For those of us in coastal Louisiana, there is only one oyster of real importance. That oyster, is the Atlantic Oyster. While there are five distinct types of oysters, the Atlantic oyster flourishes in our waters. Gulf oysters, as they are affectionately called, are one of the most important foods in our local cuisine. Our Southern position helps these tasty beauties grow big and flavorful. Perfect for a po' boy. Hello, lunch!
But, after lunch, dinner, breakfast or that dozen or so you put back at happy hour, what becomes of the oyster shells? And, why should you care about them? Quite simply, the oyster shells play an important role in growing new oysters. Beyond ensuring a steady supply of oysters to our local market, the oyster shells provide a medium for new oysters shells to grow. Healthy, native oyster habitat cleans and filters coastal waters, provides habitat for our native fisheries, and helps to stabilize our shoreline.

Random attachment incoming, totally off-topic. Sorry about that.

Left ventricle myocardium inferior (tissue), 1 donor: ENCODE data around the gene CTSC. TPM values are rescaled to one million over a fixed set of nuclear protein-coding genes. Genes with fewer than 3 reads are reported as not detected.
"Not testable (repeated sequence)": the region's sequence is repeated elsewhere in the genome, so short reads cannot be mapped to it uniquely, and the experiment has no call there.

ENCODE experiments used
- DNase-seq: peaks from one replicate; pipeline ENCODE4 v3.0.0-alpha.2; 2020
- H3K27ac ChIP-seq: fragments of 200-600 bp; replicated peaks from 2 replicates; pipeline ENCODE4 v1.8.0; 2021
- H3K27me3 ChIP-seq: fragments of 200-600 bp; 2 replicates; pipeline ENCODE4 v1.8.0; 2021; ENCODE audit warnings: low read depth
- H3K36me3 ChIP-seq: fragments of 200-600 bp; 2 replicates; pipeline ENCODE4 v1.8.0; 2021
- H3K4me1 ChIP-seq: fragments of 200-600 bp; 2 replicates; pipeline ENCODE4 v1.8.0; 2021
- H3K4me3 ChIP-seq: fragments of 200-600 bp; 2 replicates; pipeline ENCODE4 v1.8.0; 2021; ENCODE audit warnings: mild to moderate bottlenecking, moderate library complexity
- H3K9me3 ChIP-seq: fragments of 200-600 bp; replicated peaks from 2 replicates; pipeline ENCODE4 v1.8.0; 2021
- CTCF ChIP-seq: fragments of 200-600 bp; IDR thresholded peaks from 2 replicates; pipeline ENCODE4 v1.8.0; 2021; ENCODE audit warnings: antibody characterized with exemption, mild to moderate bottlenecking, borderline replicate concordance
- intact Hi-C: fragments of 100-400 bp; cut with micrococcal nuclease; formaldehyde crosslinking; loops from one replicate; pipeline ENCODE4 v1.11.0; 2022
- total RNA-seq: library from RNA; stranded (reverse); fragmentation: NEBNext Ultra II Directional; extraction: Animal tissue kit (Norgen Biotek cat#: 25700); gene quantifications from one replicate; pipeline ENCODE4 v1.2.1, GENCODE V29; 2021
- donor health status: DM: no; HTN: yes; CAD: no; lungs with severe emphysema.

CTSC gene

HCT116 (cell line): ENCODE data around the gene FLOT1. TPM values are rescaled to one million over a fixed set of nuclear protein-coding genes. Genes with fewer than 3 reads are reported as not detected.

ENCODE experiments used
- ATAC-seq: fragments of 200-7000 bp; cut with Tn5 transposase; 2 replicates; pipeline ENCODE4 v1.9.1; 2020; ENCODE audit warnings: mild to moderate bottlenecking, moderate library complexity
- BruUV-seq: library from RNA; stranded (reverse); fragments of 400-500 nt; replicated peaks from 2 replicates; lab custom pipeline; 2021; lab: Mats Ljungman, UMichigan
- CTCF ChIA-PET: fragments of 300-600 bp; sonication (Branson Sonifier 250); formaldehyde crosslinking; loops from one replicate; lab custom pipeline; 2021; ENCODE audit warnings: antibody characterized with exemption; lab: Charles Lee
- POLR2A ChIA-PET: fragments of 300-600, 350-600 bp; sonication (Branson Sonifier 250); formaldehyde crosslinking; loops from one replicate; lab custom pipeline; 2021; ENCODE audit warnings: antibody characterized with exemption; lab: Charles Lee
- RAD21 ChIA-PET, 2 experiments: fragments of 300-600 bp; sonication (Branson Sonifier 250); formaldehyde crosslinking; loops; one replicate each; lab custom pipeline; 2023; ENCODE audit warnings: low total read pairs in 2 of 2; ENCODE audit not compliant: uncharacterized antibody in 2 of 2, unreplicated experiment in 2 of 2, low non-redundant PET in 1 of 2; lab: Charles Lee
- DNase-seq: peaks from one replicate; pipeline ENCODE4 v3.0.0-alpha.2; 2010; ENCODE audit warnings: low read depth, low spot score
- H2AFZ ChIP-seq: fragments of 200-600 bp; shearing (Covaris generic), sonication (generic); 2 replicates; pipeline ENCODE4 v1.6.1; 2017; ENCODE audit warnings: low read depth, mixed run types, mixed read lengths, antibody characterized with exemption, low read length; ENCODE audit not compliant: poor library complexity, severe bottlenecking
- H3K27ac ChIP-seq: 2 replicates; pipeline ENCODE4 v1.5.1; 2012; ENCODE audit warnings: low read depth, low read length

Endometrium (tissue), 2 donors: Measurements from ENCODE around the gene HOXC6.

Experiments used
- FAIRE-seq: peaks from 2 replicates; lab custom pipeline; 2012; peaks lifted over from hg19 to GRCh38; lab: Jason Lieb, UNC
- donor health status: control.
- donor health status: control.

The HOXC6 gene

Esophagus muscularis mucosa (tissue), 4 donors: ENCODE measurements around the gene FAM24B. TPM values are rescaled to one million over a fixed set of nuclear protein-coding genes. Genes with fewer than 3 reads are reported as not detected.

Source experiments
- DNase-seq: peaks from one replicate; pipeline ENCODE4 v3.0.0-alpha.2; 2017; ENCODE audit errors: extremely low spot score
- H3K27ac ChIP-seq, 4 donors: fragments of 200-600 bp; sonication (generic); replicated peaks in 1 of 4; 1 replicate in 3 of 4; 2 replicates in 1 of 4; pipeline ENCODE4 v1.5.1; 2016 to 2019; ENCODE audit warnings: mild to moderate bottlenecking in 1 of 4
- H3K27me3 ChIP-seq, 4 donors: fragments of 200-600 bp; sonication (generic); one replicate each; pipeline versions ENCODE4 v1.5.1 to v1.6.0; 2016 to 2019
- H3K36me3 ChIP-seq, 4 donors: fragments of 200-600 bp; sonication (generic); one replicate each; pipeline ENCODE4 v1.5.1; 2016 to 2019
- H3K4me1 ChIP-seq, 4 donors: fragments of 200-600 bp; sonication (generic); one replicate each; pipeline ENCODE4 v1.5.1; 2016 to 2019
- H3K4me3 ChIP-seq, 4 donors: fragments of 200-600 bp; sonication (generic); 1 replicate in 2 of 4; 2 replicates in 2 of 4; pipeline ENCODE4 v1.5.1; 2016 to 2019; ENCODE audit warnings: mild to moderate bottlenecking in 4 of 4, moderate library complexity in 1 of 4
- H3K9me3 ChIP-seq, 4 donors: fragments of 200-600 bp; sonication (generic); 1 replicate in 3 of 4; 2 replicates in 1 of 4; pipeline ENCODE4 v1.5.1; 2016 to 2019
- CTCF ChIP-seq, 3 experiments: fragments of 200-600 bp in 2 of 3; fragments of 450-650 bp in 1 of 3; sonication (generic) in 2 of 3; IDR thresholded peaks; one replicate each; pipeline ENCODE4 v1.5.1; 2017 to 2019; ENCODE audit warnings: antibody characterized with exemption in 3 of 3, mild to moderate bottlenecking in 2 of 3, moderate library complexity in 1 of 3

The good news is that efforts to prevent oyster shells from going to the landfill are already underway. Over 25 local restaurants in partnership with Coalition to Restore Coastal Louisiana's recycling program have collected over 9 tons of shells. These shells will be returned to the shoreline in the Biloxi Marsh in Bernard parish. The reef requires over 800 tons of shells. For readers interested in diverting oyster shells from trash and recycling them, email email@example.com. We are beginning a zero-waste service in March and are looking for 50 households to participate. Just think about this, if we were to send every shell back to the coast, what kind of a positive impact would that collective action have on our future?
Let's honor oysters that feed us so well and send them back to our beautiful coastal Louisiana waters.